Morning Bid: Shock and awe - or mayday?
A look at the day ahead in U.S. and global markets from Mike Dolan
Markets are struggling with whether to be relieved by the sheer scale of Thursday's U.S. bank rescue or be terrified by it.
Slightly punch drunk from a week of withering bank runs, stock price plunges, emergency bank bailouts and then a hefty European Central Bank interest rate rise into the mix, an eerie calm descended over world markets first thing Friday.
But there was little confidence the rising financial stress would dissipate quickly from here.
Large U.S. banks injected $30 billion in deposits into failing First Republic Bank (FRC.N) on Thursday, swooping in to rescue the lender caught up in a widening crisis triggered by the collapse of two other mid-size U.S. lenders this week.
Marshalled by U.S. Treasury Secretary Janet Yellen, Federal Reserve chief Jerome Powell and JPMorgan boss Jamie Dimon, the rescue involved the largest U.S. banks - JPMorgan (JPM.N), Citigroup (C.N), Bank of America (BAC.N), Wells Fargo (WFC.N), Goldman Sachs (GS.N) and Morgan Stanley (MS.N).
But worryingly, First Republic's shares - which have lost more than 70% in 10 days - continue to fall and were down another 15% again in pre-market trading.
The move came the same day as Switzerland's central bank was forced to shore up the country's second biggest lender Credit Suisse (CSGN.S) by offering it $54 billion of emergency liquidity as the battered bank has been ensnared by the anxiety surrounding the U.S. bank shock.
But Credit Suisse shares resumed their decline again on Friday too, dropping over 3% first thing even as European bank stocks (.SX7E) clawed back about 1% as Wall St futures hovered little changed following Thursday's relief rally. The VIX (.VIX) volatility index remained off the week's highs but stuck at 23.
Fed data showed the extent of the panic over the past week and how it potentially compromises its monetary policy tightening and balance sheet reduction as it prepares to deliver what futures markets now assume will be another quarter-point rate hike next week - even if the last of the cycle.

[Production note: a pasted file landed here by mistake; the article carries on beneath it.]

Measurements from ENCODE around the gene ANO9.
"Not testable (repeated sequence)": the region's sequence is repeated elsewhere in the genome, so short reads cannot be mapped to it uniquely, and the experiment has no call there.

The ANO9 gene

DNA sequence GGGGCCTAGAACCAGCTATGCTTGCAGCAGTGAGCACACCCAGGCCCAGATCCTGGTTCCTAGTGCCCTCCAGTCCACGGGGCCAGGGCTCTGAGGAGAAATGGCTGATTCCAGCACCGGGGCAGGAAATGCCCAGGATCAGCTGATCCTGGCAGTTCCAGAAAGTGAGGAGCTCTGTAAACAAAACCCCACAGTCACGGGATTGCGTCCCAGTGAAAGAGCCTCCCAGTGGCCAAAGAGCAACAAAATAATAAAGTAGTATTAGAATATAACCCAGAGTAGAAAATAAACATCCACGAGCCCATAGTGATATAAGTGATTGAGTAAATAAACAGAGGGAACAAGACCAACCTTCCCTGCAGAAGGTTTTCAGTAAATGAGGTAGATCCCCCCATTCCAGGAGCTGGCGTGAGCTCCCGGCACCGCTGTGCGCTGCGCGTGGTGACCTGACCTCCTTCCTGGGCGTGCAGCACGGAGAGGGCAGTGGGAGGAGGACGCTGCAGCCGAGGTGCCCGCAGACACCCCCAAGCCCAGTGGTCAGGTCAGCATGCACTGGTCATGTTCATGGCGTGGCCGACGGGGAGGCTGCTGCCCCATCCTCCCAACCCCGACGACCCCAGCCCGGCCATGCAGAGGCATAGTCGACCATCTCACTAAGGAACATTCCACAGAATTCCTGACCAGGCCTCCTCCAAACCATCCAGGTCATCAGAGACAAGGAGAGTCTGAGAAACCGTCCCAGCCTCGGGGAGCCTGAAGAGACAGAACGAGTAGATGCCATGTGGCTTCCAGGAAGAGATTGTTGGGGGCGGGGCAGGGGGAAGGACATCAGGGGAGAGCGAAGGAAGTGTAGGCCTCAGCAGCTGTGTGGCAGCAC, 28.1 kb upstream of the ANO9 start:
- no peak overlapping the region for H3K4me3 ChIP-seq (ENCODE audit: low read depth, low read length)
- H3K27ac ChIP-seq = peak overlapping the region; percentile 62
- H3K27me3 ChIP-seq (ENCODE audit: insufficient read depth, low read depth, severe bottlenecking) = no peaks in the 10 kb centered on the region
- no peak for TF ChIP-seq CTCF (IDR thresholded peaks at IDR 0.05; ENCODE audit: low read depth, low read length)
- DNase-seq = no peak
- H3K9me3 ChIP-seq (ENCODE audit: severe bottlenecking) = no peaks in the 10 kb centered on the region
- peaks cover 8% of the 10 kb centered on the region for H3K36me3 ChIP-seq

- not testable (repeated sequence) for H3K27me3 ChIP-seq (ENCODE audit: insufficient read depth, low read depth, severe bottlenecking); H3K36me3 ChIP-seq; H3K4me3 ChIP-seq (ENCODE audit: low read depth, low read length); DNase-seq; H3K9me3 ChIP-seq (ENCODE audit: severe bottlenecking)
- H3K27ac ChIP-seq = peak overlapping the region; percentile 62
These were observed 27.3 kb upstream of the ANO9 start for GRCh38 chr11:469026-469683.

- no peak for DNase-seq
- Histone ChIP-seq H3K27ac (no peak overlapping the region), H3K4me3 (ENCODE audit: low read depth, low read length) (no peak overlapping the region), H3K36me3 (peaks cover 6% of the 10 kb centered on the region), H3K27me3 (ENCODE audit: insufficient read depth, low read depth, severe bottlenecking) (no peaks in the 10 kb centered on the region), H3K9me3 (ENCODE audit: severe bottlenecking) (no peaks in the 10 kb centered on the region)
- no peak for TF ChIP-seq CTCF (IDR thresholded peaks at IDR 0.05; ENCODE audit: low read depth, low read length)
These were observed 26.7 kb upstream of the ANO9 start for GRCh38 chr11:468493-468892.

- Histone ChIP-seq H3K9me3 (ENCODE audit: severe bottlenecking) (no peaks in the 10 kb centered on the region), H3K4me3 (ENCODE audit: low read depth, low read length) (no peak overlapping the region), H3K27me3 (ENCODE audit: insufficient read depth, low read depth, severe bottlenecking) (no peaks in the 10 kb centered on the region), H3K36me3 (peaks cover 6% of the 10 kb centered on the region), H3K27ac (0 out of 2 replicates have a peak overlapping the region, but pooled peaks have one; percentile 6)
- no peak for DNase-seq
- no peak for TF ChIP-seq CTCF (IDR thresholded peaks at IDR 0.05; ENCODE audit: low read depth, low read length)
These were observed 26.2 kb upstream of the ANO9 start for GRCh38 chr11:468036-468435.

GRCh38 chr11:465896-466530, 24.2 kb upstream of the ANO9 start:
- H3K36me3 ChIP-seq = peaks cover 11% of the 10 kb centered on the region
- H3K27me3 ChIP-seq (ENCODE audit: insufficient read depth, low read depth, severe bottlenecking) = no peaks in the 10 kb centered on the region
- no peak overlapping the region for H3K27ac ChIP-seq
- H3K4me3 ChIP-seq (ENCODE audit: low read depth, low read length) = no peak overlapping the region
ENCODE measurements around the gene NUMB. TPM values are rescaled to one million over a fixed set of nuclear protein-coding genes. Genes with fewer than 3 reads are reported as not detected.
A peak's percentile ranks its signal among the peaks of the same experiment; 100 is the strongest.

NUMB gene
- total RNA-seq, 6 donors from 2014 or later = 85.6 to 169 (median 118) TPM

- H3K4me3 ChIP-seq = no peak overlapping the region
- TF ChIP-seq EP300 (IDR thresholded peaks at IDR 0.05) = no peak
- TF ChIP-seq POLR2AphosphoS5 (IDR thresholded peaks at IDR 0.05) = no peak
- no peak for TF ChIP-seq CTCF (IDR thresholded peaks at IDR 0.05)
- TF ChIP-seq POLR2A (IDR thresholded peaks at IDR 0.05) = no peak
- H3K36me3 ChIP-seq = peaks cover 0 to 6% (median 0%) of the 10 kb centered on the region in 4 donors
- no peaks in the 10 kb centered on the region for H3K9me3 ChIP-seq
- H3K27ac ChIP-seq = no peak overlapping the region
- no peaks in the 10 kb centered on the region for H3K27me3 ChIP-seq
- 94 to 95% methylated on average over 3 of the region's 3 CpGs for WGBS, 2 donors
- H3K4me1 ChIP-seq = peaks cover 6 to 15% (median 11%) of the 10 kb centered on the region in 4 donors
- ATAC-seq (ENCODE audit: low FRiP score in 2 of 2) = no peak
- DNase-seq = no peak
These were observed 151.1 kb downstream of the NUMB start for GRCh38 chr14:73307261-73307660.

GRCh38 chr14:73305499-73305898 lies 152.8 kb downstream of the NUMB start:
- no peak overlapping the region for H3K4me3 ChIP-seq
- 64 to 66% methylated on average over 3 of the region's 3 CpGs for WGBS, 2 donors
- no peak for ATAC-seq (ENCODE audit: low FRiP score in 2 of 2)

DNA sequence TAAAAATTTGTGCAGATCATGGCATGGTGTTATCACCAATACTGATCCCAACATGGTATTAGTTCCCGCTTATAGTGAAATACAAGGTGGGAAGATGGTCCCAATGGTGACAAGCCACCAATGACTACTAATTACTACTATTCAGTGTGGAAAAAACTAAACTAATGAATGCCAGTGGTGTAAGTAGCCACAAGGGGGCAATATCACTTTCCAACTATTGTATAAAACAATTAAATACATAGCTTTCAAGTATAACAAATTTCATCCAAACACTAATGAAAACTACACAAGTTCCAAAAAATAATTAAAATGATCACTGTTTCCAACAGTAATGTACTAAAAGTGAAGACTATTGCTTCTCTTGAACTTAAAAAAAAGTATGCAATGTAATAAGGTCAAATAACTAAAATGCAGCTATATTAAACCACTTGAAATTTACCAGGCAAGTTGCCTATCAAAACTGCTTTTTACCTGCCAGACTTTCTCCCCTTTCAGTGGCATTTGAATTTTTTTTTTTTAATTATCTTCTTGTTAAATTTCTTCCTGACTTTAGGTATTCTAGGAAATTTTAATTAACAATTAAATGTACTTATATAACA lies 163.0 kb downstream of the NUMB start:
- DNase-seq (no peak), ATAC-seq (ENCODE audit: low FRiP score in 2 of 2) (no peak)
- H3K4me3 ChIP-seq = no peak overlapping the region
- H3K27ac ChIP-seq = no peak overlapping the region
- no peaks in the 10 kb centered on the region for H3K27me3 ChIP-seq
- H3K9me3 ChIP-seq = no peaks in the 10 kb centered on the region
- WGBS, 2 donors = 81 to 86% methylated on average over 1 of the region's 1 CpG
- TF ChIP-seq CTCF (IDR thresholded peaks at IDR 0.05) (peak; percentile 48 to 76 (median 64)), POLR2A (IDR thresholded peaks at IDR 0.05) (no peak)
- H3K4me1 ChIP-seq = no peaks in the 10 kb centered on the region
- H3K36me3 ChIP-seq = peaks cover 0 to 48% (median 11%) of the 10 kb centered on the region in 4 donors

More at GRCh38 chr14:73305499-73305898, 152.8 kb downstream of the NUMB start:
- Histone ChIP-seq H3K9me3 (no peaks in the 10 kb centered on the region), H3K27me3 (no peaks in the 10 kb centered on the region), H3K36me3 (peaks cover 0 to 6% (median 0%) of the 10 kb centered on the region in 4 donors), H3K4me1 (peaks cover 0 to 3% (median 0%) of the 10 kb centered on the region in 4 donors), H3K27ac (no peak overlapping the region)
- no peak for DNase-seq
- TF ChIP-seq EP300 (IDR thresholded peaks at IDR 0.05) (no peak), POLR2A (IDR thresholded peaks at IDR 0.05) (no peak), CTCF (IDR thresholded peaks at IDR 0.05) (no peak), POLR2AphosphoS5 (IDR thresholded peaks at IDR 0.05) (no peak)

Banks took an all-time high $152.9 billion from the Fed's traditional lender-of-last resort facility known as the discount window as of Wednesday, while also taking $11.9 billion in loans from the Fed's newly created Bank Term Lending Program. The discount window jump crashed through a prior record of $112 billion during the banking collapse of 2008.
Not unlike the Bank of England's government bond market intervention last Autumn, the move bamboozles the Fed's quantitative tightening program of balance sheet reduction.
After peaking at just shy of $9 trillion last summer, overall bond holdings had fallen to $8.39 trillion on March 8, before moving up to nearly $8.7 trillion on Wednesday - the highest since November.
Markets are caught in the uncertainty of what happens next.
Having pushed higher amid all the rescue attempts on Thursday, 2-year U.S. Treasury yields clung to 4% on Friday -- still down almost a percentage point from where they were little over a week ago. What's more, 75 basis points of Fed rate cuts are still priced between a peak of 5% in May to yearend.
The dollar was slightly lower.
On top of all the policy head fakes and emergency moves, China's central bank said on Friday it would cut the amount of cash that banks must hold as reserves for the first time this year to release liquidity and support the economy.
Key developments that may provide direction to U.S. markets later on Friday:
* US Feb industrial and manufacturing production, capacity utilization and leading economic index; March University of Michigan sentiment;
* Canada Feb producer prices
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